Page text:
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The Impact of Immigrant Concentration in Schools on Grade Retention in Spain: a Difference-in-Differences Approach

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  • Pedraja Chaparro, Francisco
  • Santín González, Daniel
  • Simancas Rodríguez, Rosa

Abstract

Since the late 1990s, Spain has played host to a sizeable flow of immigrants who have been absorbed into the compulsory stage of the education system. In this paper, our aim is to assess the impact of that exogenous increase in the number of immigrant students from 2003 to 2009 on grade retention using Spanish data from PISA 2003 and 2009. For this purpose, we use the difference-in-differences method (DiD), capable of detecting whether the immigrant concentration has had a significant effect on student performance. Within this framework, the control group will be the schools without sampled immigrants from 2003 to 2009 and the treatment group will be schools with immigrant students that experienced a significant increase of immigrants throughout this period. As the percentage of immigrants is different across schools, the DiD methodology is adapted to deal with a dose treatment. What we are looking for then is not simply the average effect of there being or not being foreign students at the school, but the effect of their concentration. In this way, the effect of immigrants joining schools can be isolated and estimated through a DiD dose estimator controlling by other educational variables that also influence school performance. Our results evidenced that their arrival does not on average decrease school promotion rates with respect to 2003 and is even beneficial to native students. Although the concentration of immigrant students at the same school does have a negative impact on immigrant students generating more grade retention, native students are unaffected until concentrations of immigrant students are higher.

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Bibliographic Info

Paper provided by University Library of Munich, Germany in its series MPRA Paper with number 46888.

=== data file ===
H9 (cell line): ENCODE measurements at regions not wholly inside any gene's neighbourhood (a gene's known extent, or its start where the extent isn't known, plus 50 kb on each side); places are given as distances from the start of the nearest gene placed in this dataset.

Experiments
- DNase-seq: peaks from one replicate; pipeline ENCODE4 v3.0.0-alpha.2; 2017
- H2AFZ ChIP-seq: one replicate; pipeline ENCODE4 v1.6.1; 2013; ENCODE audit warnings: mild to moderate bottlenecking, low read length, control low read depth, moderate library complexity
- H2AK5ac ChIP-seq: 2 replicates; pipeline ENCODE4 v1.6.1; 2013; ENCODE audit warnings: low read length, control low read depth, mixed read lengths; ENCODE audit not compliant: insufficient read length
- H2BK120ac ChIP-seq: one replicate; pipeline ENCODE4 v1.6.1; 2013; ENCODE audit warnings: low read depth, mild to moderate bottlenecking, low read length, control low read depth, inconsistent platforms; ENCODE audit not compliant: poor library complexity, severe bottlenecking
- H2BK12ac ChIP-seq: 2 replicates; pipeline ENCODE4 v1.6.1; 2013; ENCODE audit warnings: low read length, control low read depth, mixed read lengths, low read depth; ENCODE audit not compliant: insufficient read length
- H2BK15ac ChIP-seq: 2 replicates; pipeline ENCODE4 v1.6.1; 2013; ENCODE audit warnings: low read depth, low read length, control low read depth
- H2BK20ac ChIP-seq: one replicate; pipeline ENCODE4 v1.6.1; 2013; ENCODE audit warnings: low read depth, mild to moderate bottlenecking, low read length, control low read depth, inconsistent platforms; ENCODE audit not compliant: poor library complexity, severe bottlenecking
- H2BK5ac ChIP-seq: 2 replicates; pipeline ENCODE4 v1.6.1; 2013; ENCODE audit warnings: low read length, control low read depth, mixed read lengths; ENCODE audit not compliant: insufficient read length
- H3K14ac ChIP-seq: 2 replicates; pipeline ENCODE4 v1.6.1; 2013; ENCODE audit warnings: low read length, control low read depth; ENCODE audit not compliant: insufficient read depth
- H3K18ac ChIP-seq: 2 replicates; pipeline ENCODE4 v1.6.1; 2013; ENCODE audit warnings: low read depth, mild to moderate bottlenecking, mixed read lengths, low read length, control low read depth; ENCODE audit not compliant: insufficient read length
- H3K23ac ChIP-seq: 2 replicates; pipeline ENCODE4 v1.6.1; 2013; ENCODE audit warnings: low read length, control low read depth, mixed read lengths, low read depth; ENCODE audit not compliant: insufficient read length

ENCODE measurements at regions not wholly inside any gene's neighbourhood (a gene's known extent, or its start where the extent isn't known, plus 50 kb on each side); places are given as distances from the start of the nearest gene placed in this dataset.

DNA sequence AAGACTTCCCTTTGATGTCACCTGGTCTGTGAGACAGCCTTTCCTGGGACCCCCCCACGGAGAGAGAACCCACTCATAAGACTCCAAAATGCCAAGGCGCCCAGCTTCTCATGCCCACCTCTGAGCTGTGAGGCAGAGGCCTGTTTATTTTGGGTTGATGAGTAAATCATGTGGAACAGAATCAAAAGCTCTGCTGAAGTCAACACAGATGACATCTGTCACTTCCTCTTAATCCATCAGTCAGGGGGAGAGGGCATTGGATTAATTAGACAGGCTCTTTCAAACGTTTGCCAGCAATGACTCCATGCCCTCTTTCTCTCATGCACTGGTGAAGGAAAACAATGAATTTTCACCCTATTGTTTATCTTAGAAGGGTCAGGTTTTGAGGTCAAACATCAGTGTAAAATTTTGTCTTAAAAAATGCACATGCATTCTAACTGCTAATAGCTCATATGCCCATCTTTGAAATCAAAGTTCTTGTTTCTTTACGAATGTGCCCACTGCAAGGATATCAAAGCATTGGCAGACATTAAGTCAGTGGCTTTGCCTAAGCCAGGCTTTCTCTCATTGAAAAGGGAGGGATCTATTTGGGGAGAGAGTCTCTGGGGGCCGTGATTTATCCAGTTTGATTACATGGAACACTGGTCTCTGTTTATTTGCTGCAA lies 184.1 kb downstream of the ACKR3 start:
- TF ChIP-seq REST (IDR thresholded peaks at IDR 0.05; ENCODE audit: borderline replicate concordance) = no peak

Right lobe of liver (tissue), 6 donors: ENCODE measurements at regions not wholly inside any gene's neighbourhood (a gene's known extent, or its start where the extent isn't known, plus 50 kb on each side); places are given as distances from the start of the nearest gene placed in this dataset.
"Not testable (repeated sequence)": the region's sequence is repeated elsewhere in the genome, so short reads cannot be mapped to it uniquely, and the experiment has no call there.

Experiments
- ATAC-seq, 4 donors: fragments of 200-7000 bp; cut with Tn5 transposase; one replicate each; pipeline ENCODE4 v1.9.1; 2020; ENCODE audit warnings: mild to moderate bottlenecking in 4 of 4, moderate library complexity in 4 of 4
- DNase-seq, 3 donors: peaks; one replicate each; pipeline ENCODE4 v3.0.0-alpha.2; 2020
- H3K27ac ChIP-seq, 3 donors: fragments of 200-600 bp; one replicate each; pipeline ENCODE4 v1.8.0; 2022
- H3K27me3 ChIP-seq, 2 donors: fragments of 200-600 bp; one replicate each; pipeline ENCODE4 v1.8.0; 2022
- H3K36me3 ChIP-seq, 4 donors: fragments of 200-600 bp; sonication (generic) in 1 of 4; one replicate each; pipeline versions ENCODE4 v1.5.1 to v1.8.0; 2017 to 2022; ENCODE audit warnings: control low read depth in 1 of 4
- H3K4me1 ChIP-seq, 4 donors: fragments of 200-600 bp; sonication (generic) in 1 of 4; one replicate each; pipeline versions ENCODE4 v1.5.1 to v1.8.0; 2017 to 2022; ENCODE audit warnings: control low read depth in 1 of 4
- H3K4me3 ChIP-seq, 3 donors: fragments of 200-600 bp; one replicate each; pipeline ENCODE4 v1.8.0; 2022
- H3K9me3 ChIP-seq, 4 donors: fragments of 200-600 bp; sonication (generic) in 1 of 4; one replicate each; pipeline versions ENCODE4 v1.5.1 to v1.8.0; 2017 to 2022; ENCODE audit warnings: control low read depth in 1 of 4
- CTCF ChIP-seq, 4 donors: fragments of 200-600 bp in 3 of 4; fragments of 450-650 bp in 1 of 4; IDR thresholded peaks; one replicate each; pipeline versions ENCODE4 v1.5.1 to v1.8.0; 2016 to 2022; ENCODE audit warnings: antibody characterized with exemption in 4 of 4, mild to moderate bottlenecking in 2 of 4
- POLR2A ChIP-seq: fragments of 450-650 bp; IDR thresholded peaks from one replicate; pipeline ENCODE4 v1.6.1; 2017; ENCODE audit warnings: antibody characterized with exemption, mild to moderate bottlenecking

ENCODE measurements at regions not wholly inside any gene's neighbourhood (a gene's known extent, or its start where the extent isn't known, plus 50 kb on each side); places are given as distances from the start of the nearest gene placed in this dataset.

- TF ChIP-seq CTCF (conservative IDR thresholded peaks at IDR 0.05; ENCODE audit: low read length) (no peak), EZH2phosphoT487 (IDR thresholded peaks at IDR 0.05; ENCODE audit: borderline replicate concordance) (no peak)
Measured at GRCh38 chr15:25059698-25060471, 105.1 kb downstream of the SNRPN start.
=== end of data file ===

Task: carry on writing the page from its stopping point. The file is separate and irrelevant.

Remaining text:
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Date of creation: 2013
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Handle: RePEc:pra:mprapa:46888

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Keywords: difference in differences; immigration; education; PISA;

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  1. Alberto Abadie, 2005. "Semiparametric Difference-in-Differences Estimators," Review of Economic Studies, Oxford University Press, vol. 72(1), pages 1-19.
  2. Nazmul Chaudhury & Dilip Parajuli, 2010. "Conditional cash transfers and female schooling: the impact of the female school stipend programme on public school enrolments in Punjab, Pakistan," Applied Economics, Taylor & Francis Journals, vol. 42(28), pages 3565-3583.
  3. Brunello, Giorgio & Rocco, Lorenzo, 2013. "The effect of immigration on the school performance of natives: Cross country evidence using PISA test scores," Economics of Education Review, Elsevier, vol. 32(C), pages 234-246.
  4. Nada Eissa & Jeffrey B. Liebman, 1995. "Labor Supply Response to the Earned Income Tax Credit," NBER Working Papers 5158, National Bureau of Economic Research, Inc.
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  6. Abadie, Alberto & Dermisi, Sofia, 2008. "Is Terrorism Eroding Agglomeration Economies in Central Business Districts? Lessons from the Office Real Estate Market in Downtown Chicago," Working Paper Series rwp08-019, Harvard University, John F. Kennedy School of Government.
  7. Meyer, Bruce D, 1995. "Natural and Quasi-experiments in Economics," Journal of Business & Economic Statistics, American Statistical Association, vol. 13(2), pages 151-61, April.
  8. Shahidur R. Khandker & Gayatri B. Koolwal & Hussain A. Samad, 2010. "Handbook on Impact Evaluation : Quantitative Methods and Practices," World Bank Publications, The World Bank, number 2693, July.
  9. Paul J. Gertler & Sebastian Martinez & Patrick Premand & Laura B. Rawlings & Christel M. J. Vermeersch, 2011. "Impact Evaluation in Practice," World Bank Publications, The World Bank, number 2550, July.
  10. Susan Dynarski, 2002. "The Behavioral and Distributional Implications of Aid for College," American Economic Review, American Economic Association, vol. 92(2), pages 279-285, May.
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